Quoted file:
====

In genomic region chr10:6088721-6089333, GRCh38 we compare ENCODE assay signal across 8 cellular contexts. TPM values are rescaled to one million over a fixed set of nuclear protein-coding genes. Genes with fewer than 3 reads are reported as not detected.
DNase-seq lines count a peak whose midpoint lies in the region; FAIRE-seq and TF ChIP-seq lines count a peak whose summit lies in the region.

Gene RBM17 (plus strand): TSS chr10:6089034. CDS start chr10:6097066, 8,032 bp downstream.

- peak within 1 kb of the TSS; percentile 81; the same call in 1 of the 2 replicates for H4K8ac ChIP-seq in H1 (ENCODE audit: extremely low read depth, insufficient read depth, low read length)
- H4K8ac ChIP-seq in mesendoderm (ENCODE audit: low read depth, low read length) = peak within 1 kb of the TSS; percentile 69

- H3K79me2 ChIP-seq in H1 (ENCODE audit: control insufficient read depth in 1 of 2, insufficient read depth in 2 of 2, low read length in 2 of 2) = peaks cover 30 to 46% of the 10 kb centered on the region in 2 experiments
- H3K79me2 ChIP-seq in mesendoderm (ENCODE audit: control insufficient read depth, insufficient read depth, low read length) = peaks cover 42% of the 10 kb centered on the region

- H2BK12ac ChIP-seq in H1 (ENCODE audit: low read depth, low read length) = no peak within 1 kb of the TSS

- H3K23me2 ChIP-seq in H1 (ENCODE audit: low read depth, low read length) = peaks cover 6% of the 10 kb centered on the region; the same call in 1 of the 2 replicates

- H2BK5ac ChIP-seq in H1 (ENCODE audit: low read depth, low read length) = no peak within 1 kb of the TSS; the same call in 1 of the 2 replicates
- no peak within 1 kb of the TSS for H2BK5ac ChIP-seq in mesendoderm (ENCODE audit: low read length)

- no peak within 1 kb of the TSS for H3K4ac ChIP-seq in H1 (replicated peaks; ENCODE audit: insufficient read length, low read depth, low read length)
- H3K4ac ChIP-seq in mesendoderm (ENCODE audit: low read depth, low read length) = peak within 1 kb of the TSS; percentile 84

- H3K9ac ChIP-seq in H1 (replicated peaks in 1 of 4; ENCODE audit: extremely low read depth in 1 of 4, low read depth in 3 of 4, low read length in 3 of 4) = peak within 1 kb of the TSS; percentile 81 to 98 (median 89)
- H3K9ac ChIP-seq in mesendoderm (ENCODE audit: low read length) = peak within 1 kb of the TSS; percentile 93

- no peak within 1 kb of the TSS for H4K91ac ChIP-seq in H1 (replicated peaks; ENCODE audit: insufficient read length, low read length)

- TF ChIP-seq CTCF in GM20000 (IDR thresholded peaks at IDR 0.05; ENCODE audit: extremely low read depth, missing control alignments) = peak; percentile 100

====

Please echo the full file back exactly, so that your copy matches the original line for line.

In genomic region chr10:6088721-6089333, GRCh38 we compare ENCODE assay signal across 8 cellular contexts. TPM values are rescaled to one million over a fixed set of nuclear protein-coding genes. Genes with fewer than 3 reads are reported as not detected.
DNase-seq lines count a peak whose midpoint lies in the region; FAIRE-seq and TF ChIP-seq lines count a peak whose summit lies in the region.

Gene RBM17 (plus strand): TSS chr10:6089034. CDS start chr10:6097066, 8,032 bp downstream.

- peak within 1 kb of the TSS; percentile 81; the same call in 1 of the 2 replicates for H4K8ac ChIP-seq in H1 (ENCODE audit: extremely low read depth, insufficient read depth, low read length)
- H4K8ac ChIP-seq in mesendoderm (ENCODE audit: low read depth, low read length) = peak within 1 kb of the TSS; percentile 69

- H3K79me2 ChIP-seq in H1 (ENCODE audit: control insufficient read depth in 1 of 2, insufficient read depth in 2 of 2, low read length in 2 of 2) = peaks cover 30 to 46% of the 10 kb centered on the region in 2 experiments
- H3K79me2 ChIP-seq in mesendoderm (ENCODE audit: control insufficient read depth, insufficient read depth, low read length) = peaks cover 42% of the 10 kb centered on the region

- H2BK12ac ChIP-seq in H1 (ENCODE audit: low read depth, low read length) = no peak within 1 kb of the TSS

- H3K23me2 ChIP-seq in H1 (ENCODE audit: low read depth, low read length) = peaks cover 6% of the 10 kb centered on the region; the same call in 1 of the 2 replicates

- H2BK5ac ChIP-seq in H1 (ENCODE audit: low read depth, low read length) = no peak within 1 kb of the TSS; the same call in 1 of the 2 replicates
- no peak within 1 kb of the TSS for H2BK5ac ChIP-seq in mesendoderm (ENCODE audit: low read length)

- no peak within 1 kb of the TSS for H3K4ac ChIP-seq in H1 (replicated peaks; ENCODE audit: insufficient read length, low read depth, low read length)
- H3K4ac ChIP-seq in mesendoderm (ENCODE audit: low read depth, low read length) = peak within 1 kb of the TSS; percentile 84

- H3K9ac ChIP-seq in H1 (replicated peaks in 1 of 4; ENCODE audit: extremely low read depth in 1 of 4, low read depth in 3 of 4, low read length in 3 of 4) = peak within 1 kb of the TSS; percentile 81 to 98 (median 89)
- H3K9ac ChIP-seq in mesendoderm (ENCODE audit: low read length) = peak within 1 kb of the TSS; percentile 93

- no peak within 1 kb of the TSS for H4K91ac ChIP-seq in H1 (replicated peaks; ENCODE audit: insufficient read length, low read length)

- TF ChIP-seq CTCF in GM20000 (IDR thresholded peaks at IDR 0.05; ENCODE audit: extremely low read depth, missing control alignments) = peak; percentile 100